>>

Interview with Manish Kothari

Manish Kothari
Manish Kothari
Co-Founder
Meemansa
Meemansa

What is the lead time needed to manufacture 1000 pieces?

The stitching production rate varies from 1 per hour or 10 per day for a medium complexity kurta to a 25 pants/day per machine. The lead time for a fresh order from fabric to stitching to despatch for 1000 pieces would be about 30 to 45 days.

Which are your major markets in India and abroad?

We are presently only in the private label space, supplying to the Indian chains. We are now exploring with masks to go overseas and have started our sampling and discussions. We expect to start working in the overseas market from FY 2021. We have been working on building our own brand.

From an indutva or ethnicwear producer, what prompted you to foray into masks?

The first step to masks was for the safety of our own staff, and therefore we made the masks in the second week of March when the Covid spread increased in Mumbai. When lockdown was announced, there were karigars who were stuck in Mumbai, and there was a demand for masks. We started to produce as a social cause and generate work and some income for the karigars stuck in the city. 

When we found the IIT Bombay technology and were able to get the license, and we realised that the garment business is not likely to pick up for another 4 to 5 months, we decided to start making masks.

How did the collaboration with IIT Mumbai happen?

As we started distributing masks and selling the cloth masks, Priyanka and Pradeep (her husband) were researching and watching the news about the IIT technology. We wrote to them and we got a response,  and then moved into a license agreement. The advantage was that Rhino Machines - our partner in Meemansa was at Anand and they opened up partially by April end, which allowed us to set up the processing facility with Rhino's R&D team led by Rajnikant Paghadar, get the sampling and testing done within 3 weeks. We also had our stitching unit and local karigars for producing, which helped us firm up the collaboration.
How did the collaboration with IIT Mumbai happen?

What is Duraprot technology all about? How do masks using this technology compare with other scientific masks which are available in the market?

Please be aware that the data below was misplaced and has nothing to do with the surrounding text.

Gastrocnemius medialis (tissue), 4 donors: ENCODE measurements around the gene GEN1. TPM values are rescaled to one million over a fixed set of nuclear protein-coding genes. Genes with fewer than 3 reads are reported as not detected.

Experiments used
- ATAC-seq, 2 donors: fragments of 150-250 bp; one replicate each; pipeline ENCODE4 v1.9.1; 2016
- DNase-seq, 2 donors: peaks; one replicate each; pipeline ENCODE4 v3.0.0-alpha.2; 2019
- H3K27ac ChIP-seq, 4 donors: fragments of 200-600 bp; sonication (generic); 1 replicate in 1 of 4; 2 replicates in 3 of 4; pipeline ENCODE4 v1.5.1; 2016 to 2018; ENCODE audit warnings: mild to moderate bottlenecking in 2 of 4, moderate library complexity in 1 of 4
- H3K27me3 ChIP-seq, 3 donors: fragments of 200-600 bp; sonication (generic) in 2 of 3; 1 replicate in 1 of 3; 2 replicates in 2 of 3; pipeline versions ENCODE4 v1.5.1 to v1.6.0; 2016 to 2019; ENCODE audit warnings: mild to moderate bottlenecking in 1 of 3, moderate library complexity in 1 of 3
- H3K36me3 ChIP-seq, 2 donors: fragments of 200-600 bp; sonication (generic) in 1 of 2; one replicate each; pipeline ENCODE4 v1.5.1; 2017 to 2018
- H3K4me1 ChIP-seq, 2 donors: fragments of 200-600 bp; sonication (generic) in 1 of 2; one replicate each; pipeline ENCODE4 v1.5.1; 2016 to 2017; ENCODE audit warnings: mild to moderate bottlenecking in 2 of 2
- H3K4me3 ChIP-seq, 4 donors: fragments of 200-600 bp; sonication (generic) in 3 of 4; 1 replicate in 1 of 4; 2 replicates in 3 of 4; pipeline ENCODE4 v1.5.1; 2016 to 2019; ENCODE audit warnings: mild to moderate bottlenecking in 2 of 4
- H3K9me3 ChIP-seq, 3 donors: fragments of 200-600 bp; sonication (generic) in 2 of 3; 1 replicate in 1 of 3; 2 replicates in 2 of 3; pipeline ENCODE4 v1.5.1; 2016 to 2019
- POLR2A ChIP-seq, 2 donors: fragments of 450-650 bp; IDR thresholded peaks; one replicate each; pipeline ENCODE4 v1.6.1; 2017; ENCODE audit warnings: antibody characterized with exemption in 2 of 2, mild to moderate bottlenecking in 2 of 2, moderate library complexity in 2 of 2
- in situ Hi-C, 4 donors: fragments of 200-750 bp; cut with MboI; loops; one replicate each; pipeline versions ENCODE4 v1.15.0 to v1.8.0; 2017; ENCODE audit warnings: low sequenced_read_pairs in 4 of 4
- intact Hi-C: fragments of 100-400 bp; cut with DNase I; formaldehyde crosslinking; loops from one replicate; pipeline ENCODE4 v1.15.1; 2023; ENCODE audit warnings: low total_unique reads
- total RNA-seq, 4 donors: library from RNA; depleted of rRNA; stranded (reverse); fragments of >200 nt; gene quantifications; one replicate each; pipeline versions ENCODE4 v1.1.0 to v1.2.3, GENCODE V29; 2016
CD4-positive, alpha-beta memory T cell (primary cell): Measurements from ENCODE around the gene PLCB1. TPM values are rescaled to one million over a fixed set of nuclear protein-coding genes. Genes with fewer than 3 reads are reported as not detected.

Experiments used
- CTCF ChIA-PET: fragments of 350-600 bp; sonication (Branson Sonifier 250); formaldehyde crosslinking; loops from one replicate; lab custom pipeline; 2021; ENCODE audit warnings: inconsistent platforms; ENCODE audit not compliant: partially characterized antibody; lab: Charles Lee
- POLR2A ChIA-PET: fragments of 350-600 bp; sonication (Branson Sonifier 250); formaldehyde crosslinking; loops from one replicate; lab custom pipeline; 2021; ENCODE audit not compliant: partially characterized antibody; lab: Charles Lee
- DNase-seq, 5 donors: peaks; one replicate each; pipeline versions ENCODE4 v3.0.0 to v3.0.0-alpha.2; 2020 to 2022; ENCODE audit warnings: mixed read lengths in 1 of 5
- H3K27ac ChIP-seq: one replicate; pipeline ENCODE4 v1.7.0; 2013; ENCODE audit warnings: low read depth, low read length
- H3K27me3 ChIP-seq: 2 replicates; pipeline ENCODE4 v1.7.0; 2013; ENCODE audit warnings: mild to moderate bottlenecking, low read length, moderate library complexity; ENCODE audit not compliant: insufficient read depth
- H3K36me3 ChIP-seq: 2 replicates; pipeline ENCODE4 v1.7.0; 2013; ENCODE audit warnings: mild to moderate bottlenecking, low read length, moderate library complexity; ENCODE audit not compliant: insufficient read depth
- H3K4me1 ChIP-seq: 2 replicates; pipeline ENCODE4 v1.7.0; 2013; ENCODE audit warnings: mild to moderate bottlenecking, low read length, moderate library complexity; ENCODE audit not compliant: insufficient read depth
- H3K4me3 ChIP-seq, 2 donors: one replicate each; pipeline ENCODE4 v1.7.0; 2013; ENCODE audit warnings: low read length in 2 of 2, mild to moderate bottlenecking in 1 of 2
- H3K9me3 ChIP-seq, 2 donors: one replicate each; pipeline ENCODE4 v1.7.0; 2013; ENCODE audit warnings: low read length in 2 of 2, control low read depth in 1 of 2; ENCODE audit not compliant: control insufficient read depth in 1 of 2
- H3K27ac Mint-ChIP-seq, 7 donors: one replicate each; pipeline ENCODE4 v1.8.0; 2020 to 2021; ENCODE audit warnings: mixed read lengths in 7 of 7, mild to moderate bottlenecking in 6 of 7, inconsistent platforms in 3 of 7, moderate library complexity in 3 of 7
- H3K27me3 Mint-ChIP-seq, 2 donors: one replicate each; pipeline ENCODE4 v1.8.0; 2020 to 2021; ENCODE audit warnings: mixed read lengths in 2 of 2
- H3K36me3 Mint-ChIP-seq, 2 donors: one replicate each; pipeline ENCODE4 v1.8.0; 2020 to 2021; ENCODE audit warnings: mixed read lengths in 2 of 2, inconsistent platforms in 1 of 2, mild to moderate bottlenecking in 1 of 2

Duraprot technology makes a cotton fabric self-disinfecting and being able to deactivate the SaRs-CoV2 virus and bacteria >99.99 per cent. This was tested in Intertek Laboratory at Mumbai (amidst the lockdown chaos). The other masks were only filtering but not deactivating the virus. The Duraprot Plus technology was tested in July 2020 and patented in September 2020, and the license was upgraded. The Duraprot Plus brought in the hydrophobic layer on top, which made the mask better than the N95. Duraprot Plus tests give >98 per cent filtration, splash resistance up to 140 mm hg, filters the virus < 1 PFU/ml - 3 basic properties of N95. It then exceeds the N95 as it also deactivates the virus and bacteria, is washable and has a 200 to 400 hours usage efficacy. All the tests done have been tabulated and shared in public domain. 

The advantage of being a cotton fabric means it is bio-degradable, which in terms of sustainability is one of the biggest plus points. For a surgical mask which weighs 20 gm, and lasts 8 hours, every 100 days, 1 Duraprot mask is saving about 2kg of waste. This USP of being a cotton mask and being able to match or exceed the specifications available in the same category is the key differentiator.

Is masks now a major part of your revenue amidst the pandemic? What happened to the other garments you were producing for brands?

The masks have been a part of our revenue, but not major yet. We restarted our garments manufacturing though at one third the capacity from August, and continue our production of garments. We do project the masks business exceeding garments by June 2021, as we expand the business locally and globally.

What channels have you developed to sell your masks and other products?

We have been going through the B2C model - direct sales to customers, as the product is disruptive, more initial cost (even if the overall cost is much lower) and is going through a validation process. We are in discussions with a few large business houses, distribution partners to add our B2B channels. We are selling directly from our website, Amazon, Flipkart and also a very cute app Digital Dukaan from India through our own personal networks and media handles.

What steps are you taking for brand building?

We have engaged two reputed branding agencies and  have also been using our social media handles managed directly by Manish Kothari, with feedback and posts about the market.
What steps are you taking for brand building?

What are the future plans for the company? Any future collaborations in pipeline?

We are completing our ISO 9001:2015 certification, followed by ISO 13485 (for masks) and then C E Marking. We have already registered the masks as a medical device on Indian CDSCO (Central Drug Standards Control Organisation). With our QMS in place, we shall be able to set up global sales directly or through partners in these regions. 

Our plans are dual - one in the masks which will be used for medical as well as industrial use, build our new quality facility at Anand, set up a comprehensive training digital platform to onboard NGOs in different parts of the country and be ready to absorb demand, be open to work with larger established players and partner them in this product line. (PC)
Published on: 14/12/2020

DISCLAIMER: All views and opinions expressed in this column are solely of the interviewee, and they do not reflect in any way the opinion of Fibre2Fashion.com.

F2F NewsLetter

Subscribe today and get the latest information on Textiles, Fashion, Apparel.

 Fibre2Fashion Monthly Newsletter
 Upcoming Trade fairs & Events Monthly
 F2F Weekly Insights
 Technical Textiles eNews Weekly